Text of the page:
I was in college when my family took an hour-long drive to see a visiting evangelist at a church unfamiliar to us. The church was small and the crowd was even smaller.
At the end of the service, there was a typical altar call for needs. My sister-in-law asked me to take my toddling nephew forward for prayer for an ailment he was having at the time. Without reservation, I made my way to the front of the church and waited as the evangelist prayed for other people.
When the evangelist made his way to my nephew and me, he immediately said, “Take the baby from her.”
Before I knew what was happening, the evangelist started asking me if I knew the Lord. When I replied that I did, he loudly and continually told me to receive God. It was not at all why I was standing up there. Eventually, I said or did something that satisfied him enough to walk away from me. I wanted to crawl back to my seat in embarrassment, figuring that everyone there must have deduced that I was a sinner of sorts just called out by the preacher.
As my family got back in the van after the service, they jokingly asked if I had anything I wanted to admit. We were all a bit confounded by the situation especially when his prayers for others in my family were spot on.
That awkward moment at the altar has stuck with me some twenty years later. Since then, I have had a few more times when partnering in prayer with someone has gone wrong. There’s been the uncomfortable moments when I took my daughter to the altar for prayer and instead of being asked my request, they started praying for her Down syndrome. I have a small list of incidents such as these, but thankfully I have long list of times prayer partnerships have gone well.
I understand how things can go wrong. There’s a tendency to believe that people in prayer ministry should always be 100% accurate and in tune with God. That doesn’t always happen, because we are human. Our personal experiences and opinions can creep into our prayers and judgements. If I were to be honest, I am sure I have not always prayed with the sensitivity or spiritual accuracy that people needed. Things like this can happen. Humans can make mistakes, but this isn’t a new issue at all.
In 1 Samuel 1, we find the story of Hannah, the wife of Elkanah. Peninnah, another wife of Elkanah, was flourishing in motherhood and provoked Hannah for being barren, which added insult to injury. Hannah was weeping in anguish at the tabernacle and making a vow to God if she were to have a male child. She moved her lips while making her vow, but her voice was not heard. Observing Hannah was the priest Eli who thought she was drunk. It was then that he told her, “How long will you be drunk? Put your wine away from you!” (1 Sam. 1:14, NKJV)
Hannah immediately explained she was in deep sorrow and not intoxicated: "Then Eli answered and said, 'Go in peace, and the God of Israel grant your petition which you have asked of Him.' And she said, 'Let your maidservant find favor in your sight.' So the woman went her way and ate, and her face was no longer sad" (vv. 17-18).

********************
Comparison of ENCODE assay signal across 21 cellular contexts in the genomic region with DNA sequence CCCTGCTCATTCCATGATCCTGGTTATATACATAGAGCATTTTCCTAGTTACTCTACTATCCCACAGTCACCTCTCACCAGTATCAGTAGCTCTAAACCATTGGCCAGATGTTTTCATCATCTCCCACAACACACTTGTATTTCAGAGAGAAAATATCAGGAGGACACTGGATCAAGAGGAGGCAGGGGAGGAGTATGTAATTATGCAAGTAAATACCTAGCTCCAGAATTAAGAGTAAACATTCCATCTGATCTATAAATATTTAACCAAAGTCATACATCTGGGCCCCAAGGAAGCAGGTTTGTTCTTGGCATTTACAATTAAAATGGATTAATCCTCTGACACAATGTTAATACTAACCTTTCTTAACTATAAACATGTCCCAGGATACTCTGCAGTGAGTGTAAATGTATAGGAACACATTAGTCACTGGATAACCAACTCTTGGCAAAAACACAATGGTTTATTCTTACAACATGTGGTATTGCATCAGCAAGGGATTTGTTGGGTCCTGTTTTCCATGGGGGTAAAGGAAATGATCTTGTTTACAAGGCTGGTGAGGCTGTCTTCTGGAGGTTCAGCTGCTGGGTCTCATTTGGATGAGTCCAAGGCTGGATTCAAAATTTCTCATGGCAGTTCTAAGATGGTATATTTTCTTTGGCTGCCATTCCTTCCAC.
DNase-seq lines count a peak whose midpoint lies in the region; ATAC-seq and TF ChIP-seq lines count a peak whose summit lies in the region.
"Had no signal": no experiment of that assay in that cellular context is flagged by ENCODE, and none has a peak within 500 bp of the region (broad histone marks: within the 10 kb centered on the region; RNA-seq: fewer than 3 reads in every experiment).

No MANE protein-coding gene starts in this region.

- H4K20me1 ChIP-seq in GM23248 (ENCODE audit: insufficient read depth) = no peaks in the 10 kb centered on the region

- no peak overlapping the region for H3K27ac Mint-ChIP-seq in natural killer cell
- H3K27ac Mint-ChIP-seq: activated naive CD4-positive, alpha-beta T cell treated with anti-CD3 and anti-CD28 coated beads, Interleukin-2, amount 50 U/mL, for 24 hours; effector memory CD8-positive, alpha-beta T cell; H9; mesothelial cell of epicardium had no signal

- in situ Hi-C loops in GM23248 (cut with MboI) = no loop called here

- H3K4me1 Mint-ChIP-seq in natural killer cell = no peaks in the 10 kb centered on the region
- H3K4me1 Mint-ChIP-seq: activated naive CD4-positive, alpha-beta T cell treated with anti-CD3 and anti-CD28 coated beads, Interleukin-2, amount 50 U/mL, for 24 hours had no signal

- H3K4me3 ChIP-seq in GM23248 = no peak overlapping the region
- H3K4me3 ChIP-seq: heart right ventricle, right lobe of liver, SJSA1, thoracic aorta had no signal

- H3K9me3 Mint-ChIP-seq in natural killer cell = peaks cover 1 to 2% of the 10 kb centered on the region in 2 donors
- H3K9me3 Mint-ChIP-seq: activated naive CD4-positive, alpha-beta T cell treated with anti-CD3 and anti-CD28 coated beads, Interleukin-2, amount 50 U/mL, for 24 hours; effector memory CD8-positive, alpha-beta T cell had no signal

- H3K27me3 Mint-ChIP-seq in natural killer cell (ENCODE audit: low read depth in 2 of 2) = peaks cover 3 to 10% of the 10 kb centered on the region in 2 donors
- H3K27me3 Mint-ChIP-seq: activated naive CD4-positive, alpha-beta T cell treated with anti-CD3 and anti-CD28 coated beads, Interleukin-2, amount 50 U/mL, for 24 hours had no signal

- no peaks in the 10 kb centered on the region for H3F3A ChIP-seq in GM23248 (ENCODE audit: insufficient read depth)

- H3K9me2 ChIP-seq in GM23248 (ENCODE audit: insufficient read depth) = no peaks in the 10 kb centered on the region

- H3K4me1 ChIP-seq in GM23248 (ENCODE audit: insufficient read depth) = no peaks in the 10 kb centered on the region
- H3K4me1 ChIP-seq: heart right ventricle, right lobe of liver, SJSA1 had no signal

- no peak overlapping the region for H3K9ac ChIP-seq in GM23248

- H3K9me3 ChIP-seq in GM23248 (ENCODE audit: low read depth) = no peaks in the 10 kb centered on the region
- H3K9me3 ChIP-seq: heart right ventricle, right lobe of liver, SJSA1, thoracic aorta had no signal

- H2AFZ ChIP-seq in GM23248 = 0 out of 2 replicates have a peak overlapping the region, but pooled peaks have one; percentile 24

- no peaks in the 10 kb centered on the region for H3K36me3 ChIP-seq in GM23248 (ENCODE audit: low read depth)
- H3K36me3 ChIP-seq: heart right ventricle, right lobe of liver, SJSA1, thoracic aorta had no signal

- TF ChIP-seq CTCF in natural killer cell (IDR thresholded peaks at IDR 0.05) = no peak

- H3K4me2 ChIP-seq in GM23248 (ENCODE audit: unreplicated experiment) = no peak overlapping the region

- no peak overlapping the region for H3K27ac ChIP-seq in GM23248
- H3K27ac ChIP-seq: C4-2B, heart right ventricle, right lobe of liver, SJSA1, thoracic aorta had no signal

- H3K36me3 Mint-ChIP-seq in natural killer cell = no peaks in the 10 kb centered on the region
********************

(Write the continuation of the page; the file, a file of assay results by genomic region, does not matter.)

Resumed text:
Hannah’s reaction to this situation amazes me. First, the priest mistakes her grief for intoxication. Then he gives her a vague encouragement. What does Hannah do? She runs with it. She seems to have walked away from that encounter with only faith and hope.
Would I have been able to do the same? I fear I would have been so stuck on Eli’s first assessment of me that I would not have been able to receive anything that occurred afterwards. Hannah wasn’t looking for a reason to be offended or hopeless though, she was seeking the promise of God. Inevitably, that is what she received.
As a parent of a child with special and medical needs, I want people to approach me in prayer with extreme sensitivity because people can’t fully understand all aspects of my situation.
Sometimes when it comes to prayer partnership, my expectations are too high for my fellow human beings. I can get distracted in partnership because I get hung up on a poor choice of words being prayed or a word ofencouragement that I perceive as a minimization of my child’s problem. Still, I can learn much from Hannah.
I’m ultimately seeking God in times of prayer. Prayer partners are trying to help me in that seeking, but they may make an error. I need to let things slide that aren’t always perfect. I need to focus on the good things that were said. If there was nothing, then I need to move forward. I can’t allow a bad experience to keep me from finding someone to pray with me or for me in the future. Things happen, and I can learn from them.
I’ll keep seeking God. I’ll cling to the good words He does say to me through people. I’ll remember Hannah’s reaction when things don’t go perfectly.
Evana is a wife and mother of two children. Since becoming a parent, Evana has spent many hours driving to specialty appointments, praying beside a hospital bed, and learning about her children’s diagnoses. Evana is also a pediatric speech-language pathologist and serves children with autism, feeding disorders, and other developmental delays. You can connect with Evana on Twitter, Facebook, and her blog, A Special Purposed Life. You can also read more about her family’s story in her book, Badges of Motherhood: One Mother’s Story about Family, Down syndrome, Hospitals, and Faith.